My English might not be very good and I'm not sure I understand. If I understand what you say, D for all methods (and functions) can raise exceptions, unless it has nothrow. And if I still includes exceptions that are thrown are at the time of compilation. So I can not write: public void testMe () throws MyException {} However, if I write this and my method throws an exception, it will take place at compile time: public void testMe () {} And if do not want an exception thrown, I should write: public void testMe () : nothrow {} or perhaps : public void testMe () pure nothrow safe {} Is that correct? PS: Thanks for the article on the interveiw Anders Hejlsberg, it enlightens me a little more about how exceptions sen D (and C #;))
May 08 2014
parent reply "John Colvin" <john.loughran.colvin gmail.com> writes:
On Thursday, 8 May 2014 at 12:00:40 UTC, amehat wrote:
 On Thursday, 8 May 2014 at 10:14:27 UTC, Jonathan M Davis via 
 Digitalmars-d-learn wrote:
 On Thu, 08 May 2014 09:15:13 +0000
 amehat via Digitalmars-d-learn 
 <digitalmars-d-learn puremagic.com>
 wrote:

 Hello everyone,

 in java, you can have exceptions on methods.
 Thus we can write:
 public static void control (String string) throws
 MyException {}

 Is that possible in D and if so how does it work? If I write 
 this
 D:

 public void testMe () throws MyException {}

 The compiler refuses to compile.

 What is the proper behavior for this D?

 thank you
At this point, the programming community at large seems to have decided that while checked exceptions seem like a good idea, they're ultimately a bad one. This article has a good explanation from one of the creators of C# as to why: http://www.artima.com/intv/handcuffs.html At this point, Java is the only language I'm aware of which has checked exceptions (though there may be a few others somewhere), and newer languages have learned from Java's mistake and chosen not to have them. What D has instead is the attribute nothrow. Any function marked with nothrow cannot throw an exception. e.g. auto func(int bar) nothrow {...} It's similar to C++11's noexcept except that it's checked at compile time (like Java's checked exceptions), whereas noexcept introduces a runtime check. If a function is not marked with nothrow, then the only ways to know what it can throw are to read the documentation (which may or may not say) or to read the code. There are obviously downsides to that in comparison to checked exceptions, but the consensus at this point is that it's ultimately better. - Jonathan M Davis
My English might not be very good and I'm not sure I understand. If I understand what you say, D for all methods (and functions) can raise exceptions, unless it has nothrow. And if I still includes exceptions that are thrown are at the time of compilation. So I can not write: public void testMe () throws MyException {} However, if I write this and my method throws an exception, it will take place at compile time: public void testMe () {} And if do not want an exception thrown, I should write: public void testMe () : nothrow {} or perhaps : public void testMe () pure nothrow safe {} Is that correct? PS: Thanks for the article on the interveiw Anders Hejlsberg, it enlightens me a little more about how exceptions sen D (and C #;))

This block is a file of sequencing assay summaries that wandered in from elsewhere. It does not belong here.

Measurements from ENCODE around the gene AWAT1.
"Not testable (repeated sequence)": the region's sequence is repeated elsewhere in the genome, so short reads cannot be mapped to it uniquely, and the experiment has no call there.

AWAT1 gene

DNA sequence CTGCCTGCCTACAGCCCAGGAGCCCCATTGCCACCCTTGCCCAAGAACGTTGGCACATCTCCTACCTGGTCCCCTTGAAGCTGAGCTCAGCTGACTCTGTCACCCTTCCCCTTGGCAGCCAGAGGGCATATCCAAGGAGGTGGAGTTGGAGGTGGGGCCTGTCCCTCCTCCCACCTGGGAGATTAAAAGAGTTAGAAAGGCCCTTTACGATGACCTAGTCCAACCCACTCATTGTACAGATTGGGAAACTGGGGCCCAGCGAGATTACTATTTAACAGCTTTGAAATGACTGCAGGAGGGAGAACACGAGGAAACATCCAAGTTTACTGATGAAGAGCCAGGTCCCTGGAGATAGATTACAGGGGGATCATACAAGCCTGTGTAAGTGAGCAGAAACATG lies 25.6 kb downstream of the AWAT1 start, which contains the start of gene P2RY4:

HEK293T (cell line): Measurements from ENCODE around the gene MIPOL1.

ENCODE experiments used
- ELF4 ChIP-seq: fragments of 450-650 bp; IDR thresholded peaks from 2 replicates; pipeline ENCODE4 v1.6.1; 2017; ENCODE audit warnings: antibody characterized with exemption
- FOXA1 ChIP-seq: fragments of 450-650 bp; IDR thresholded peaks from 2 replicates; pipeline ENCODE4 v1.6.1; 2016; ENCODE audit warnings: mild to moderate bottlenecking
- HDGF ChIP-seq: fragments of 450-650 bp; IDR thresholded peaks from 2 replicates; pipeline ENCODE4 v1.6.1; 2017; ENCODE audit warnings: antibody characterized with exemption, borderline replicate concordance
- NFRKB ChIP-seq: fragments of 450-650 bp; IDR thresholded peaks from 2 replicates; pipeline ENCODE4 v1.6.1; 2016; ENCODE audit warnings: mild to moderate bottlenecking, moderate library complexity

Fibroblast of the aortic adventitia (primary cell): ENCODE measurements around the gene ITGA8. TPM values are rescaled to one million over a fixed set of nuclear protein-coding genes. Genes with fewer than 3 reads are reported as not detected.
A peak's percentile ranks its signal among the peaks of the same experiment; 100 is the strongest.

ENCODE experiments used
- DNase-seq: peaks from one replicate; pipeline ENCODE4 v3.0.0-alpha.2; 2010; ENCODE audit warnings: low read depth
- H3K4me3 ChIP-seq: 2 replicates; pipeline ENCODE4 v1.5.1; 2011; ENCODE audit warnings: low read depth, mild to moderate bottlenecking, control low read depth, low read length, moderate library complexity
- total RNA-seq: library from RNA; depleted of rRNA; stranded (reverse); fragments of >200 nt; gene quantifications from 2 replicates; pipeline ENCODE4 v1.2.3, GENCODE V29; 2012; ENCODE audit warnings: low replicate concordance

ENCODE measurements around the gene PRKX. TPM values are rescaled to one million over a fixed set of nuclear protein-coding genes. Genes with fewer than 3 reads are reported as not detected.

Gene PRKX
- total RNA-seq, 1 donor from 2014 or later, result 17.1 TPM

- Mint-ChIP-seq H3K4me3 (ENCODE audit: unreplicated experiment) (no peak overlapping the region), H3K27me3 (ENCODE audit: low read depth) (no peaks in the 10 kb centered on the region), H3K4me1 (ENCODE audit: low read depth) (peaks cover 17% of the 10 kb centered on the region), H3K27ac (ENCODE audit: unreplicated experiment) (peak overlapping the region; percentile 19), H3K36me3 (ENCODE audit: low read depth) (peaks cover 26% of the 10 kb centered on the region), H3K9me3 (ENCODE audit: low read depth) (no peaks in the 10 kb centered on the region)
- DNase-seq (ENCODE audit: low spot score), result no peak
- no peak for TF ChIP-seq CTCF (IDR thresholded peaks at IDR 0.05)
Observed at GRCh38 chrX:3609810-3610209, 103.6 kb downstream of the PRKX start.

Exceptions are runtime-only (or ctfe (compile time function execution), but that's not relevant here). functions that are not marked nothrow can, at any point in the body of the function, exit via an exception. Functions marked nothrow cannot exit via an exception; the compiler must be able to prove that all exceptions that could be thrown are caught, e.g. void foo() nothrow { try { throw new Exception(""); } catch(Exception e){} } is fine.
May 08 2014
parent reply "amehat" <amehat gmail.com> writes:
On Thursday, 8 May 2014 at 12:27:55 UTC, John Colvin wrote:
 On Thursday, 8 May 2014 at 12:00:40 UTC, amehat wrote:
 On Thursday, 8 May 2014 at 10:14:27 UTC, Jonathan M Davis via 
 Digitalmars-d-learn wrote:
 On Thu, 08 May 2014 09:15:13 +0000
 amehat via Digitalmars-d-learn 
 <digitalmars-d-learn puremagic.com>
 wrote:

 Hello everyone,

 in java, you can have exceptions on methods.
 Thus we can write:
 public static void control (String string) throws
 MyException {}

 Is that possible in D and if so how does it work? If I write 
 this
 D:

 public void testMe () throws MyException {}

 The compiler refuses to compile.

 What is the proper behavior for this D?

 thank you
At this point, the programming community at large seems to have decided that while checked exceptions seem like a good idea, they're ultimately a bad one. This article has a good explanation from one of the creators of C# as to why: http://www.artima.com/intv/handcuffs.html At this point, Java is the only language I'm aware of which has checked exceptions (though there may be a few others somewhere), and newer languages have learned from Java's mistake and chosen not to have them. What D has instead is the attribute nothrow. Any function marked with nothrow cannot throw an exception. e.g. auto func(int bar) nothrow {...} It's similar to C++11's noexcept except that it's checked at compile time (like Java's checked exceptions), whereas noexcept introduces a runtime check. If a function is not marked with nothrow, then the only ways to know what it can throw are to read the documentation (which may or may not say) or to read the code. There are obviously downsides to that in comparison to checked exceptions, but the consensus at this point is that it's ultimately better. - Jonathan M Davis